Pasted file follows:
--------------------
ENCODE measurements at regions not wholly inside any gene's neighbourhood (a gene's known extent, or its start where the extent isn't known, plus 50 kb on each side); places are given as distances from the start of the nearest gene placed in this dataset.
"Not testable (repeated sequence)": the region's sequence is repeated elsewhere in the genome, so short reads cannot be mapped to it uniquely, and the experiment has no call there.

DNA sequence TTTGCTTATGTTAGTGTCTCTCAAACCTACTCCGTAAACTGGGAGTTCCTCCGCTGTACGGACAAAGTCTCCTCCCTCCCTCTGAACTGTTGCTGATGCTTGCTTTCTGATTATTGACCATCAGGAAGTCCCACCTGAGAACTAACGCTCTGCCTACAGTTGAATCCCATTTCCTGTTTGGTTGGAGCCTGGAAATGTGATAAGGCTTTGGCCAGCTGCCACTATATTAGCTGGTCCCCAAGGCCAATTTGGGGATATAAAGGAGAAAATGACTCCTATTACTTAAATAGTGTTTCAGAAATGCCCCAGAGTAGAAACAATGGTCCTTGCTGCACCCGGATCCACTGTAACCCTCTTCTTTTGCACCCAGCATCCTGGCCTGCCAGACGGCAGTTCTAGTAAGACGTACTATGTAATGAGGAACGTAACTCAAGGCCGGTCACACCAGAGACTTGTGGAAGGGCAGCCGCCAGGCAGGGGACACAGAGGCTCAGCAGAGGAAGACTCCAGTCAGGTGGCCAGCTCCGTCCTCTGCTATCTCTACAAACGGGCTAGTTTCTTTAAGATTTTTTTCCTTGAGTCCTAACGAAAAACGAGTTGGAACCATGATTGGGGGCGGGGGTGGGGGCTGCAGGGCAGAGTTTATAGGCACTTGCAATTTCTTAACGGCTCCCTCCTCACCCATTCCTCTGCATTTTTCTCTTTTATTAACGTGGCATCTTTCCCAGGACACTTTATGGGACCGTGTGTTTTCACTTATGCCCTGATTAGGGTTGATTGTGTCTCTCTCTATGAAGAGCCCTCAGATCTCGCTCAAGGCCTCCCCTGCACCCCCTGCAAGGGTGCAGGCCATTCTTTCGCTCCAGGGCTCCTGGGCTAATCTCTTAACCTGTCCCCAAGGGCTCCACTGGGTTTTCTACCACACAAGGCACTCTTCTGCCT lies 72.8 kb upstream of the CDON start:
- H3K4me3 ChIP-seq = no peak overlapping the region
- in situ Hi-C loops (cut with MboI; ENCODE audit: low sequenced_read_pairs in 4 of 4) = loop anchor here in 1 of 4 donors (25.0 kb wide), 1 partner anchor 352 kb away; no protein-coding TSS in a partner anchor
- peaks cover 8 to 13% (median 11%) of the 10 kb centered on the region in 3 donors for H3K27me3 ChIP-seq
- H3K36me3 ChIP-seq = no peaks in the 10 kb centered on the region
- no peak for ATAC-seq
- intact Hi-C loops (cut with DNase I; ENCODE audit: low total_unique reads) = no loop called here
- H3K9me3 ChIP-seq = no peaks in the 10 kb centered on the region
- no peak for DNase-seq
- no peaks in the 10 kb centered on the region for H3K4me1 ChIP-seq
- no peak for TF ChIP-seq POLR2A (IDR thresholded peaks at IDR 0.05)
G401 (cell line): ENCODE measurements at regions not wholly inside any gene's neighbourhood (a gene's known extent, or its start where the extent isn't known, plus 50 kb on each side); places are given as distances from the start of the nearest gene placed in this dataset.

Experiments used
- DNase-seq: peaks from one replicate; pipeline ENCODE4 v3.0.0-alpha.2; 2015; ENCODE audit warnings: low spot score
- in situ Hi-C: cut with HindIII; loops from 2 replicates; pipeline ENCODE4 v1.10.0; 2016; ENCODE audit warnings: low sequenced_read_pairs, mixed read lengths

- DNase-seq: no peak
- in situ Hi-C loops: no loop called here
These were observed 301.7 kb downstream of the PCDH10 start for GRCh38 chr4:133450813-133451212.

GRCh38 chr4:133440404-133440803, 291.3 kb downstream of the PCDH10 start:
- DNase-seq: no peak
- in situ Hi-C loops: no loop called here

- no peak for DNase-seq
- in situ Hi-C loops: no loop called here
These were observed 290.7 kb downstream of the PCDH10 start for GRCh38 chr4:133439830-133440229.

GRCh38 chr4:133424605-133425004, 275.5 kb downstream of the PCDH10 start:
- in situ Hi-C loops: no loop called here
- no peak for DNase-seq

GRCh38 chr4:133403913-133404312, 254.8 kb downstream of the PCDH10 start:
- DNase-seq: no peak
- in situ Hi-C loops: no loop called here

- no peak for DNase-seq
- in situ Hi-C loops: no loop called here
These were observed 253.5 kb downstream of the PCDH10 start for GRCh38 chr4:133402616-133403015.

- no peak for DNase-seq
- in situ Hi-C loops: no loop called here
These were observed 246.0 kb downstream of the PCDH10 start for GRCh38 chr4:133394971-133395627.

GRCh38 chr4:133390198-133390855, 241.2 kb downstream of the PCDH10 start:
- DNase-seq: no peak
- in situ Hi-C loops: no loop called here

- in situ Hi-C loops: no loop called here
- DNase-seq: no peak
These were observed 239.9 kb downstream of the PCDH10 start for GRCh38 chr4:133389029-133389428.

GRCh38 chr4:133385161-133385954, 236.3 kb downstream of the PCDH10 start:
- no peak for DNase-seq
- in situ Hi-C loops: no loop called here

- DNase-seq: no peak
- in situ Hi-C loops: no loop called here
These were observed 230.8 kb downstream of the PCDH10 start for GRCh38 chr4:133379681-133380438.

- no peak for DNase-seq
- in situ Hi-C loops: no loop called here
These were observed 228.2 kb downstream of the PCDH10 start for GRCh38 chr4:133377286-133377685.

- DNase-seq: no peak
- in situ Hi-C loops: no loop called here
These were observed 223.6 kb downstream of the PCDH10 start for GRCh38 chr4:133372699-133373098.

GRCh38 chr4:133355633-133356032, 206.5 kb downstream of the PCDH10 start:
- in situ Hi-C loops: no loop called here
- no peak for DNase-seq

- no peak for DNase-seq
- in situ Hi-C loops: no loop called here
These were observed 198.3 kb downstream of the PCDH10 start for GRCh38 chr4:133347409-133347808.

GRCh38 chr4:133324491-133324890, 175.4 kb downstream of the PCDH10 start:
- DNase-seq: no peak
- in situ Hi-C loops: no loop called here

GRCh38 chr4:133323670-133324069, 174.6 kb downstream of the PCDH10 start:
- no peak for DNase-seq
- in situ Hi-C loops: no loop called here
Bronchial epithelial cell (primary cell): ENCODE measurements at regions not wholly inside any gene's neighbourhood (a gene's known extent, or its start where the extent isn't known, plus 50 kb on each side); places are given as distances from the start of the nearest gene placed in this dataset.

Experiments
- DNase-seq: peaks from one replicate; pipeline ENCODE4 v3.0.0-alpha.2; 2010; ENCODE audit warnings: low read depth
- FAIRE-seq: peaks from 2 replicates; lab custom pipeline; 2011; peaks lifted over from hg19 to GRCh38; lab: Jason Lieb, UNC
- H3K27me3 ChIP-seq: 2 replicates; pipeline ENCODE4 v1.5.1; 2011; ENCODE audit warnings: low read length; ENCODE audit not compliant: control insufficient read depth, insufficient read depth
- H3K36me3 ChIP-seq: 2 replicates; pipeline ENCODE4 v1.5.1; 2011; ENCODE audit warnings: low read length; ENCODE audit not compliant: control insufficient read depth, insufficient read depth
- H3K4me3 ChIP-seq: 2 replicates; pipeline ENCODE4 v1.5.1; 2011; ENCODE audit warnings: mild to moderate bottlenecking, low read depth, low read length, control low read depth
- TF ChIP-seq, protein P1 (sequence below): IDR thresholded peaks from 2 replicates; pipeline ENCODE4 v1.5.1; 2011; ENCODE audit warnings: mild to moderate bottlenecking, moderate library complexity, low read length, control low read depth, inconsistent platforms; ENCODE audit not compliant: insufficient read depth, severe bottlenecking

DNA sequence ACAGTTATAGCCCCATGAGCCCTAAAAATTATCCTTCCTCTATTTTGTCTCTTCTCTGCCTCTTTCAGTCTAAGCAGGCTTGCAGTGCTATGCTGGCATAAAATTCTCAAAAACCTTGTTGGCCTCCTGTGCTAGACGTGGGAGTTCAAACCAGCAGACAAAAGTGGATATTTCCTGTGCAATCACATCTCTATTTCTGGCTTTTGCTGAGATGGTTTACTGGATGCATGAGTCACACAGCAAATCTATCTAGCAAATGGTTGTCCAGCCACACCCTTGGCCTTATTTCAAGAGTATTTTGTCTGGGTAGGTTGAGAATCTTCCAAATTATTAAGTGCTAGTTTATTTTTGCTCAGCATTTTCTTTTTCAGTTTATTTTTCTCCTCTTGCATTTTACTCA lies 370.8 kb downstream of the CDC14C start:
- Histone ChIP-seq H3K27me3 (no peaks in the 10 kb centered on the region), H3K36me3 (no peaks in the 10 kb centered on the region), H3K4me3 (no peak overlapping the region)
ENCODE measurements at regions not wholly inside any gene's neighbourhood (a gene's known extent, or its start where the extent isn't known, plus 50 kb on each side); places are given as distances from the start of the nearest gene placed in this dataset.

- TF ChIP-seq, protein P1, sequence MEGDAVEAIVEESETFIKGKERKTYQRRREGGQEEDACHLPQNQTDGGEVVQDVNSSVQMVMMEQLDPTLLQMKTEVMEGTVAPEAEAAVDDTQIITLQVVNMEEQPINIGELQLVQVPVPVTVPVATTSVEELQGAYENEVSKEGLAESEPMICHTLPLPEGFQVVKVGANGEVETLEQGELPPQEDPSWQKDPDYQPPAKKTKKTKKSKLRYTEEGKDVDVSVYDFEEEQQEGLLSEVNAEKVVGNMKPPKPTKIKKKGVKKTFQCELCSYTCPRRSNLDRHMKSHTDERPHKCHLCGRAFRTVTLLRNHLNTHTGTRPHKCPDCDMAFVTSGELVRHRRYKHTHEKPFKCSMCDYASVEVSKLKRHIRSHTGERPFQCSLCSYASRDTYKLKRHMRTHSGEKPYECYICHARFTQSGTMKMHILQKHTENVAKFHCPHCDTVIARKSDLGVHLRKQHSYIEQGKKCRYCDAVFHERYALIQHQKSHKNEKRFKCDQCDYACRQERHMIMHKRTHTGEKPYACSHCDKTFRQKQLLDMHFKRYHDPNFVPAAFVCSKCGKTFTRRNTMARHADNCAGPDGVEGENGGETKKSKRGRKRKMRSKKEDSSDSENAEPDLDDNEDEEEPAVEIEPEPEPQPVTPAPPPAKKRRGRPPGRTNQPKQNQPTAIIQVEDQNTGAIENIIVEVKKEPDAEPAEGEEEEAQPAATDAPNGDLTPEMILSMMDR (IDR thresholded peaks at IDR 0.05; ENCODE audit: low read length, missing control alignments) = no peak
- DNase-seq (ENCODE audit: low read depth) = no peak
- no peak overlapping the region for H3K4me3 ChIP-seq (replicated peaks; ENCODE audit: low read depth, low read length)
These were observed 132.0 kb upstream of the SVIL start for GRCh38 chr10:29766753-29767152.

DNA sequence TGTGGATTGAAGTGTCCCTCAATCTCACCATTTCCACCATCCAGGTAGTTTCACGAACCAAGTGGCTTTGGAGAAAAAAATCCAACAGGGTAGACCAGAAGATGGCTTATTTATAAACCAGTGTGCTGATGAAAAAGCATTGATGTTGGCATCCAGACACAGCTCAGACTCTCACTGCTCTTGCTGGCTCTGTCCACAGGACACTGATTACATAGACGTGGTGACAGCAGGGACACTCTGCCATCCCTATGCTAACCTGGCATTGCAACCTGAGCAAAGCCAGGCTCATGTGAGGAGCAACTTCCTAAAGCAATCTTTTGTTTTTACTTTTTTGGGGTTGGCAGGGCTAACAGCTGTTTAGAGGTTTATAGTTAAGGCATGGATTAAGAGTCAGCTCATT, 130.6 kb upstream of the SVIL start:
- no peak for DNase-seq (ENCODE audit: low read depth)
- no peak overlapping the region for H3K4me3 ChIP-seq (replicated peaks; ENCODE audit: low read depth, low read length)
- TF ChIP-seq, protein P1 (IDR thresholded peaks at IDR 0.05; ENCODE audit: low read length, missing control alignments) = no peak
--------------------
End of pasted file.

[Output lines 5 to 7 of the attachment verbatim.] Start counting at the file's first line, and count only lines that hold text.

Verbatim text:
- in situ Hi-C loops (cut with MboI; ENCODE audit: low sequenced_read_pairs in 4 of 4) = loop anchor here in 1 of 4 donors (25.0 kb wide), 1 partner anchor 352 kb away; no protein-coding TSS in a partner anchor
- peaks cover 8 to 13% (median 11%) of the 10 kb centered on the region in 3 donors for H3K27me3 ChIP-seq
- H3K36me3 ChIP-seq = no peaks in the 10 kb centered on the region